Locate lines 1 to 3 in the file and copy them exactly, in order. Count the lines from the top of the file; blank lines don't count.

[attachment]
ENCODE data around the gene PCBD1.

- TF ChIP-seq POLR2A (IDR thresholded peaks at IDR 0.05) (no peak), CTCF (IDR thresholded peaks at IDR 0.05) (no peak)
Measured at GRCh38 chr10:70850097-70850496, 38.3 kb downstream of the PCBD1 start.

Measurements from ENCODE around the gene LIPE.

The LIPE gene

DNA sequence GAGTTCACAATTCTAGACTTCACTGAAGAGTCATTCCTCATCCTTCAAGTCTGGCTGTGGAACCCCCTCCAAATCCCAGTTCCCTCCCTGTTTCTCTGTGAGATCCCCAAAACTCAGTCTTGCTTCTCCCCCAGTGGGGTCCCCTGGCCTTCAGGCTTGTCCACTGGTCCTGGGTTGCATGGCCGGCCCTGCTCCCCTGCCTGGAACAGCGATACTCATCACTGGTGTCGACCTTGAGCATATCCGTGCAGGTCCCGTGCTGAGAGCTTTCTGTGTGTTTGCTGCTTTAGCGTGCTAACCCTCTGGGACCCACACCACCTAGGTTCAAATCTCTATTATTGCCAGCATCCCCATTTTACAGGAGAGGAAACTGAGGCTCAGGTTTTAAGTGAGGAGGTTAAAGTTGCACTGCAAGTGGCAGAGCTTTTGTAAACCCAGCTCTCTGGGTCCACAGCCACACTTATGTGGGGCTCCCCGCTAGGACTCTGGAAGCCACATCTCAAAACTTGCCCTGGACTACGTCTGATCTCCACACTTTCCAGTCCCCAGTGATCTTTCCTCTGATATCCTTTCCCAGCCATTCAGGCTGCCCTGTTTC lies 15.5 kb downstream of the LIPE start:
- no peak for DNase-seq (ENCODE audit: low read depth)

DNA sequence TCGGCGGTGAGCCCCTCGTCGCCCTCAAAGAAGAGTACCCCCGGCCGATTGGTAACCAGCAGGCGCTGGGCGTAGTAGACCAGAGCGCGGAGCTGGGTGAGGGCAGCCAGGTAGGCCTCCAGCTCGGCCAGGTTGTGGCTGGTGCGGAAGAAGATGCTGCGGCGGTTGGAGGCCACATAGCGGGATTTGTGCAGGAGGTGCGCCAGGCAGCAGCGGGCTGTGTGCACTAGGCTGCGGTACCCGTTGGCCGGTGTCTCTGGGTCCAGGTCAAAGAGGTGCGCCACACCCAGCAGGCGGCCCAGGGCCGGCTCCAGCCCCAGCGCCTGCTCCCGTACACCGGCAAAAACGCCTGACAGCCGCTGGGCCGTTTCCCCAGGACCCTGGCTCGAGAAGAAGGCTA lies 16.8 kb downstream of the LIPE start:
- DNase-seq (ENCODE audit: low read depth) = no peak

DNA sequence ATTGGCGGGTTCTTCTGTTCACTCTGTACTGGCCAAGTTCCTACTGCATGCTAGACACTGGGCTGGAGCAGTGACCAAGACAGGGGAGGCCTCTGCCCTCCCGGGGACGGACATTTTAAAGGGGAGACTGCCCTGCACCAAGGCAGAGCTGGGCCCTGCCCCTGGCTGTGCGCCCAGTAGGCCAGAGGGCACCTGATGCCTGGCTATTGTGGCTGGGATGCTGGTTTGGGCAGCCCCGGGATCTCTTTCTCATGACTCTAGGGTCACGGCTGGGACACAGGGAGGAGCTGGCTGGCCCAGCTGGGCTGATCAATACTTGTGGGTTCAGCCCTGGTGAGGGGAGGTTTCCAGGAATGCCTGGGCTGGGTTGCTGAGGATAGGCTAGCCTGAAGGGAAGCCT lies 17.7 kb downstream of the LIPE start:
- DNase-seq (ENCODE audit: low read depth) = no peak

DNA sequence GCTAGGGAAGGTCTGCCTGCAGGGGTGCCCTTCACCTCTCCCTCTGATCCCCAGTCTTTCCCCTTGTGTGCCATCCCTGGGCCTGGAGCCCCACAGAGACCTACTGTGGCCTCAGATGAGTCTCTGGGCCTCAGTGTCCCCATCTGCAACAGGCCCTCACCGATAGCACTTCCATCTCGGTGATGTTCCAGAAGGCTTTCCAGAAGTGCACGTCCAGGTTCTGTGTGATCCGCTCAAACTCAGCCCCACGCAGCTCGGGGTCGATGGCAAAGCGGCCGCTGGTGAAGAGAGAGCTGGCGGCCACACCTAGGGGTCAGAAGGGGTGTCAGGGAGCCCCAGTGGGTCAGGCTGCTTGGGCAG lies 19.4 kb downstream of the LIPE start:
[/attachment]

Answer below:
ENCODE data around the gene PCBD1.

- TF ChIP-seq POLR2A (IDR thresholded peaks at IDR 0.05) (no peak), CTCF (IDR thresholded peaks at IDR 0.05) (no peak)
Measured at GRCh38 chr10:70850097-70850496, 38.3 kb downstream of the PCBD1 start.